A new Obama administration report predicts a sharp decline in the cost of hybrid-electric vehicle batteries over the next three years, but industry analysts are calling that forecast optimistic.
"The Blueprint for a Secure Energy Future: A Progress Report" says battery pack costs could drop as low as $360/kWh by 2015:
In 2008, a typical battery for a plug-in hybrid electric vehicle with a 40-mile electric range cost $12,000 (assumes 10kWh batteries). But in part because of the investments made by the Administration, the United States is on track to demonstrate technology by 2015 that would reduce the cost to $3,600.
Such a drop could be a big step forward for the electric car market. A Chevy Volt battery would cost about $5,760, significantly less than it is believed to cost today. Similarly, a Tesla Roadster battery -- which, according to recent news reports, is being offered to customers at a replacement price of about $40,000 -- would drop to $14,400.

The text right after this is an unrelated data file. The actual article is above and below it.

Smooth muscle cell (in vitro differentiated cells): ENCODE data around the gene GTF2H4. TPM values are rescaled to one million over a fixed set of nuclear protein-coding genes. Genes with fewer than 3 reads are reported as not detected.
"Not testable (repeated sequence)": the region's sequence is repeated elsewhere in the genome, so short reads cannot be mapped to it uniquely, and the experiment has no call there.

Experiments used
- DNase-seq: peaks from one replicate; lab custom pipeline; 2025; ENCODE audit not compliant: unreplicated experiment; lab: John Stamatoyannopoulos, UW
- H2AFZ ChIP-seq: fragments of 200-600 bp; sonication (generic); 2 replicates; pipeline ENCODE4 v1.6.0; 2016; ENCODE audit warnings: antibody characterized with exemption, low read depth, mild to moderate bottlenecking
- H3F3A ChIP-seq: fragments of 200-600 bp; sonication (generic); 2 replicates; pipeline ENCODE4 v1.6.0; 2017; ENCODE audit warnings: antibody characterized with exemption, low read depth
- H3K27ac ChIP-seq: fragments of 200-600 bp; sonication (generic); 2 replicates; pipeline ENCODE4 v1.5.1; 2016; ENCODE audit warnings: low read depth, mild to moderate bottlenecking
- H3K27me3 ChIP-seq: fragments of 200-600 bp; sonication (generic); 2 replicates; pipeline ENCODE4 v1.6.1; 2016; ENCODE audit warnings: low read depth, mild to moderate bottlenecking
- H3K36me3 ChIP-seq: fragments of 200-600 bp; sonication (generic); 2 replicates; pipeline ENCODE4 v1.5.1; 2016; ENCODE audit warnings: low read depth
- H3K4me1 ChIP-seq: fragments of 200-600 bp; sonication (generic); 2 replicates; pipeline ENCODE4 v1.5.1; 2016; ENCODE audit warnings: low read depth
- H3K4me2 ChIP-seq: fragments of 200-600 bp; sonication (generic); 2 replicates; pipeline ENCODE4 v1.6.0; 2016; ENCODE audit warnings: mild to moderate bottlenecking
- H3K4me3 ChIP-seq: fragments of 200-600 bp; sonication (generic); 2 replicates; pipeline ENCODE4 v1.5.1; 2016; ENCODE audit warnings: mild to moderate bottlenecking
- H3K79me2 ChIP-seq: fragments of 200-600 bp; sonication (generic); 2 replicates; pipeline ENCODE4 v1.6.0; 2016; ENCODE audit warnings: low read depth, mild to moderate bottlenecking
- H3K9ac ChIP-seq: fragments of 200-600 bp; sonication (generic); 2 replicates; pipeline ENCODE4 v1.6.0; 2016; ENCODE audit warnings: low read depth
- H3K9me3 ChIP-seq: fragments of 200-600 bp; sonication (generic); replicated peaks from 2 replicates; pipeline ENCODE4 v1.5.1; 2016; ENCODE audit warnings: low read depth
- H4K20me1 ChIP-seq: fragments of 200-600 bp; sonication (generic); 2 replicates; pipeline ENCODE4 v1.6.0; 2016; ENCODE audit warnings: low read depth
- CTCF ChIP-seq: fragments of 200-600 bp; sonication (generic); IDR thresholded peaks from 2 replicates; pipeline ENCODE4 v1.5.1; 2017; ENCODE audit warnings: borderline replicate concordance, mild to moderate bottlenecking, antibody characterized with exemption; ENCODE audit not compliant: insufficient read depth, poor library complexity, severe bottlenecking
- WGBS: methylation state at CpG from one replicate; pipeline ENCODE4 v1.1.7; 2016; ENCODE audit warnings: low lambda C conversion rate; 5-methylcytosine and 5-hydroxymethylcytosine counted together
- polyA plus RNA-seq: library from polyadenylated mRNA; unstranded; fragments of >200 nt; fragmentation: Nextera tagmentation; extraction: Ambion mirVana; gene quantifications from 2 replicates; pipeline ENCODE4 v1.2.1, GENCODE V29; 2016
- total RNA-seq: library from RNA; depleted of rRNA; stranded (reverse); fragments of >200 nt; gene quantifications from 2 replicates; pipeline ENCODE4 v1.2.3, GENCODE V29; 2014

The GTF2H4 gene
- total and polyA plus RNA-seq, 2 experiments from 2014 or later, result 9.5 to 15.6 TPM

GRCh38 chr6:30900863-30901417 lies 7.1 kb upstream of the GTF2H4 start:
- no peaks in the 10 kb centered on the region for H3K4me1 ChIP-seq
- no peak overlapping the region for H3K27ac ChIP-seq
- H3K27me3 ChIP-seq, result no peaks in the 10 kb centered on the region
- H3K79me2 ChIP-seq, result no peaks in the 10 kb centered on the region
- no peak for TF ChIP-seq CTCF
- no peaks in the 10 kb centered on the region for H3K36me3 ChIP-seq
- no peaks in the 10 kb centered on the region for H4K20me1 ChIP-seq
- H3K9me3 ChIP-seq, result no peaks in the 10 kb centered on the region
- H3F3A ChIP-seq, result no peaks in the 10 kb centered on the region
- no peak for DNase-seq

The government report cites investment in advanced battery research as the reason for the projected price drop. "In 2009, the US had only two factories manufacturing advanced vehicle batteries," it states. "Since then, we have supported 30 new advanced battery and electric vehicle component plants that are opening across the country."
But industry analysts questioned whether the going rate of $800-$1,000/kWh could drop that far in such a short time.
"It's very optimistic," Hrishikesh Sathawane, electric vehicle and energy storage analyst for Lux Research, told us. "A lot of cost reduction will come from economies of scale. But for economies of scale to happen, there has to be huge customer demand. And we don't see that happening."